Waukegan firefighters light up some cheer at hospital
BY DAN MORAN firstname.lastname@example.org December 21, 2012 6:24PM
Waukegan firefighters Jerry Baumgartner (left) and Greg Zahn and others deliver gifts to kids in the pediatric unit at Vista Medical Center East in Waukegan, including to Justin Hall, 7, of Waukegan with his mom Karmisha Gilmore, on Friday, Dec. 21, 2012. | Ryan Pagelow~Sun-Times Media
Updated: February 20, 2013 2:04AM
WAUKEGAN — Late December is not only the time of year when Christmas presents lift a child’s spirits, but it’s also the season when respiratory infections can take a turn for the worse and land a toddler in the hospital.
Fortunately for children like 1-year-old Jael VelaCruz, who was admitted to Vista Medical Center East this week with a bronchial infection, Waukegan firefighters made an annual ritual of bringing Christmas cheer into pediatric hospital rooms. More than a dozen firefighters swarmed into Vista East on Friday afternoon toting bags filled with wrapped presents, the results of a campaign that has been going on longer than most participants have been involved.
“It’s been around for the 14 years I’ve been here, and it was going on for years before that,” said Mike Schejbal, a firefighter/paramedic who helped coordinate this year’s effort with fellow firefighter/paramedic Marco Vazquez. “I would say it’s been around for at least 25 years.”
Lisa Lees, a registered nurse who manages the third-floor pediatric wing, praised the firefighters for providing cheer that lasts beyond a single holiday season.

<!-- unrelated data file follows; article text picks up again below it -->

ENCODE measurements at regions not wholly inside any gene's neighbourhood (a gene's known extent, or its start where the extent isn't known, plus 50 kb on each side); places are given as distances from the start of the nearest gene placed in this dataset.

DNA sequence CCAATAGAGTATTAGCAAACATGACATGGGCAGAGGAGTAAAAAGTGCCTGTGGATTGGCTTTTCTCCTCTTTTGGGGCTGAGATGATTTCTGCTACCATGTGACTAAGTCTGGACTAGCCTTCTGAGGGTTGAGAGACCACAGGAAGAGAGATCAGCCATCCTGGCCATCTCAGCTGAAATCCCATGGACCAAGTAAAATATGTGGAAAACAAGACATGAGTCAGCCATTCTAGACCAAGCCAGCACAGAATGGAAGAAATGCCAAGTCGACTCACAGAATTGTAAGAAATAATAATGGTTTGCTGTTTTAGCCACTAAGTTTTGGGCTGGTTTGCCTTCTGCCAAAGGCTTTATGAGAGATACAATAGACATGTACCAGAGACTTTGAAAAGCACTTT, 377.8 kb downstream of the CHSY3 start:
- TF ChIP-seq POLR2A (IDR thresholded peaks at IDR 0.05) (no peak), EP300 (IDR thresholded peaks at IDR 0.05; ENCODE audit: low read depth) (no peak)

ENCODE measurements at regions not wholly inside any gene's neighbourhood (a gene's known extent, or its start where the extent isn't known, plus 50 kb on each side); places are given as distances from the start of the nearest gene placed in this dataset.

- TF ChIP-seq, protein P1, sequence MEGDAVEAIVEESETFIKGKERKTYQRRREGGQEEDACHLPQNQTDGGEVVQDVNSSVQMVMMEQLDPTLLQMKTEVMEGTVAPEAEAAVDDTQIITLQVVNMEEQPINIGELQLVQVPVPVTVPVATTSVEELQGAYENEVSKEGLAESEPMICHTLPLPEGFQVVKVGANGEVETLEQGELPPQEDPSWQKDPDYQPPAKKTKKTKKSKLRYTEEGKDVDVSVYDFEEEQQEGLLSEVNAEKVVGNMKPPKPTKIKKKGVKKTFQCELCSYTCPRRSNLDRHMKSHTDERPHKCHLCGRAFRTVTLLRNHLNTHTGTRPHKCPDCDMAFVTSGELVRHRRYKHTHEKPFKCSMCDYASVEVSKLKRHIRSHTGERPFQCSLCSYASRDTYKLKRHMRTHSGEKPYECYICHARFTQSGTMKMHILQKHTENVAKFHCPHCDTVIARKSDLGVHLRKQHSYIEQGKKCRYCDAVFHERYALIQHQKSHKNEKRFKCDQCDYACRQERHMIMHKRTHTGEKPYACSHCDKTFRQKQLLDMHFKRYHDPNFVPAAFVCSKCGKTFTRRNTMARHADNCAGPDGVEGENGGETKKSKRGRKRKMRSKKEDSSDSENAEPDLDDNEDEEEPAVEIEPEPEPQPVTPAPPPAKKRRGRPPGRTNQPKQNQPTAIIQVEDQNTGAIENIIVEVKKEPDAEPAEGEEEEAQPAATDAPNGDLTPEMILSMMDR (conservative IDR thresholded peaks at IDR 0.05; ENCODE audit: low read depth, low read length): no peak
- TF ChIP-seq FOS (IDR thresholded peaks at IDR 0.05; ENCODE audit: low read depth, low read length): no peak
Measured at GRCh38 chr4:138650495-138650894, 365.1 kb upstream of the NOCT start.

“Last year, they brought us an Xbox (game system) and a flat-screen TV that we put in our sun room for the kids to use,” she said, adding that for 2012, firefighters “called us about a week ago and said, ‘What do you need?’”
Schejbal said gifts were purchased at local businesses using a combination of $500 from the Waukegan Firefighters Union Local 473 and $200 from individual firefighters “from the chief on down.” Friday’s deliveries were scheduled to hit not only the pediatric floor at Vista East, but the adolescent unit at Vista West and emergency departments at both sites.
Lees said about six patients were being cared for at Vista East, ranging in age from a 15-month-old to a 14-year-old. Firefighters dipped into their bags to fish out an age-appropriate toy and carried them to the patients’ rooms. In one case, a 12-year-old who was scheduled for surgery during the firefighters’ visit had left a request that a toy be left on his bed for when he returned.
Jael and his mother, Azalia, welcomed the visitors and the crowd watched as he unwrapped a classic Fisher-Price ring stacker. The firefighters were rewarded with a wave from Jael, and his mom said she was hoping for another gift on Friday — the word was that he was about ready to head home.